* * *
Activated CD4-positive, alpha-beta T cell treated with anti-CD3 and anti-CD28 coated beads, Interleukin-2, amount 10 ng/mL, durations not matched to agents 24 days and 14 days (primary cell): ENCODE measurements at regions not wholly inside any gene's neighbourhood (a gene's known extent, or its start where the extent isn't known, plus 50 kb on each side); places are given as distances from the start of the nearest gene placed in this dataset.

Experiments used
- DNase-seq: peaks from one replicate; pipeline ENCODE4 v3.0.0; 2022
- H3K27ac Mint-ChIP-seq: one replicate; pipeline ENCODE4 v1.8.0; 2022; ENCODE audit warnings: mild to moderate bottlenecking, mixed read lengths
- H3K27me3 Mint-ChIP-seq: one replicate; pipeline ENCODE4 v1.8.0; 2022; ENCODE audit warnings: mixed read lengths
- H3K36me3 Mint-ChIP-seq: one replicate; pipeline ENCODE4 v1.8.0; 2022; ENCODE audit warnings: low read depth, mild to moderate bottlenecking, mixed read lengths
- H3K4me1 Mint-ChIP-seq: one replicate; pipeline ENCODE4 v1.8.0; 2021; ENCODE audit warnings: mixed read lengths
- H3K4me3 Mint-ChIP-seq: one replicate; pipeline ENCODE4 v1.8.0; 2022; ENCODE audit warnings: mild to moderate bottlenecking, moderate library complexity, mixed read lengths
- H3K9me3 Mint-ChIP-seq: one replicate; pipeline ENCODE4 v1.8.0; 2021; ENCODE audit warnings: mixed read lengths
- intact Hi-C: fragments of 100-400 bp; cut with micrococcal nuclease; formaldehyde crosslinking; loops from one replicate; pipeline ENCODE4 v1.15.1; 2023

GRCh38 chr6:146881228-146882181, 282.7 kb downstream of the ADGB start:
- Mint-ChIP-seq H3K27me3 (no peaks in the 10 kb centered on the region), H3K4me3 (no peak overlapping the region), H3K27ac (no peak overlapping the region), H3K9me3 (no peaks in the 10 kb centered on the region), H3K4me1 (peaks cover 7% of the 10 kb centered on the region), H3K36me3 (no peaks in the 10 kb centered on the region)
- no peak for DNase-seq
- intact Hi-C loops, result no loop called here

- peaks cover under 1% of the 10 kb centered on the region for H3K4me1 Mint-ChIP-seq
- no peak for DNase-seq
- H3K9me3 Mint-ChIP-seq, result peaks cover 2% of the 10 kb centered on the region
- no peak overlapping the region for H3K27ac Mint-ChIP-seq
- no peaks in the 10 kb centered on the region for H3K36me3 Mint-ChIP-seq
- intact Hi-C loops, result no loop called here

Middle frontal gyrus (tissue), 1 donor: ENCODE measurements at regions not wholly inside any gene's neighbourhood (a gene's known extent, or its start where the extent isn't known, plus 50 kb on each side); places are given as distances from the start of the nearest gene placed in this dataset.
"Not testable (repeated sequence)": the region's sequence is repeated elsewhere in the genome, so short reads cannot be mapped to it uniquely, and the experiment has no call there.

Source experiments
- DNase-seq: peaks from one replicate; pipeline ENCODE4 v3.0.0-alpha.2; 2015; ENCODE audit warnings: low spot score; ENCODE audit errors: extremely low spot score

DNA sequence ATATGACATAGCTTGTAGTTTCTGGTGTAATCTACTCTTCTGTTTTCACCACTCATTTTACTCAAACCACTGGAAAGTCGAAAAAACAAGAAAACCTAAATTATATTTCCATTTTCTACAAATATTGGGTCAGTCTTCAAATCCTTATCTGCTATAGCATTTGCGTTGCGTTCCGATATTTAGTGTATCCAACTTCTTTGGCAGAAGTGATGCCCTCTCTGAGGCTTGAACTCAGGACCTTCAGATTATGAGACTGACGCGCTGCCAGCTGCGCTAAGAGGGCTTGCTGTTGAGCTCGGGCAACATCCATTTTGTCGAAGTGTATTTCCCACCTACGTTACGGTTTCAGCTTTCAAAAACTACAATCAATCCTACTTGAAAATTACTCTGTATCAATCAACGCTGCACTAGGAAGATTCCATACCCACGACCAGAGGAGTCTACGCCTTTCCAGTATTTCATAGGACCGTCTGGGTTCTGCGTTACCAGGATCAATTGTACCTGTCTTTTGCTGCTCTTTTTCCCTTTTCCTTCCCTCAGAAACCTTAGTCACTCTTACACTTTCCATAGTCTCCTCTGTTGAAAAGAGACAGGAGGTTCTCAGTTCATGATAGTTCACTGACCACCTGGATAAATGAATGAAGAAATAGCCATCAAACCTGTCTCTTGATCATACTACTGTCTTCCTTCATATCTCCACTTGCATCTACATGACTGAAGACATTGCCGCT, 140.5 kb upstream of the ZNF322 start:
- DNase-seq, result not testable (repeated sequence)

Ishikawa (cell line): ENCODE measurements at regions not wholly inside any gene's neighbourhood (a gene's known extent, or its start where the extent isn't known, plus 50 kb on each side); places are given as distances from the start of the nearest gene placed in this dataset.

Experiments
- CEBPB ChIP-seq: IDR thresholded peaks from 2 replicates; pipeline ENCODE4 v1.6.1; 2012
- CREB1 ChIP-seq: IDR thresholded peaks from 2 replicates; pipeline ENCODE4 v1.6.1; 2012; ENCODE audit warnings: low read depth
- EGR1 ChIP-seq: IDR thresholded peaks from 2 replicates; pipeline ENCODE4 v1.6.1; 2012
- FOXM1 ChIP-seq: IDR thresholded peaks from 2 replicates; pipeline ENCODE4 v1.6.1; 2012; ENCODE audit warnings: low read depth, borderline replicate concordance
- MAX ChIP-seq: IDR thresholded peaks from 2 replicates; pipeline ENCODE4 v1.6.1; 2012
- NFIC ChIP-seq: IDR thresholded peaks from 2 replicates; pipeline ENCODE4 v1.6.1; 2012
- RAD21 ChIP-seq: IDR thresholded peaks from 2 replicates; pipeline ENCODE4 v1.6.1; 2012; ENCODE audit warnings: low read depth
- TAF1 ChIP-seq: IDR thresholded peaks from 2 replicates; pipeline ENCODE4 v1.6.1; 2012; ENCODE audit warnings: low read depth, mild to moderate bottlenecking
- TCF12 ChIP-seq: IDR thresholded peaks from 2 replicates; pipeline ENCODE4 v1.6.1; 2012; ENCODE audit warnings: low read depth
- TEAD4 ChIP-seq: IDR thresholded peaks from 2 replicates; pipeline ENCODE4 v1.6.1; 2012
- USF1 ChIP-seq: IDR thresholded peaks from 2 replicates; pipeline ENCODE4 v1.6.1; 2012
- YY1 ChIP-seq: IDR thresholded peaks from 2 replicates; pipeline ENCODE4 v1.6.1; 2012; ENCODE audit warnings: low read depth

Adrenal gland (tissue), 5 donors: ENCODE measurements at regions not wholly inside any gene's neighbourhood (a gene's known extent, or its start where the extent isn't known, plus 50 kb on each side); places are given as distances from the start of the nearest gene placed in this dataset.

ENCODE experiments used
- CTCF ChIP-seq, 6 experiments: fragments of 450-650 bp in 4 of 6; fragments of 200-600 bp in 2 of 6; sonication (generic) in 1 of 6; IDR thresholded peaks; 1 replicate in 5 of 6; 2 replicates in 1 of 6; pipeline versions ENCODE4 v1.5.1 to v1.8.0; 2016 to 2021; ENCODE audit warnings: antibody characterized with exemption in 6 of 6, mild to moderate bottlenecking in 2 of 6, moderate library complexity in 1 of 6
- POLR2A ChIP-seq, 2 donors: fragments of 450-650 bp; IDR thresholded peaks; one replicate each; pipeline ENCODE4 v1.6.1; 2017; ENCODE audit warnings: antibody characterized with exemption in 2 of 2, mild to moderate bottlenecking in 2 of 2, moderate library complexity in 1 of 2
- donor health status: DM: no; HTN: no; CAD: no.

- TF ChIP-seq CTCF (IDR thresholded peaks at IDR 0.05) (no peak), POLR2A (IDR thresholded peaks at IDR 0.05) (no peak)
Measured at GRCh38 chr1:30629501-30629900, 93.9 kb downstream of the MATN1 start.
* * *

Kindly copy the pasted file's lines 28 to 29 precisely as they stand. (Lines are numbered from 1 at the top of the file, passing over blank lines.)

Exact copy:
Experiments
- CEBPB ChIP-seq: IDR thresholded peaks from 2 replicates; pipeline ENCODE4 v1.6.1; 2012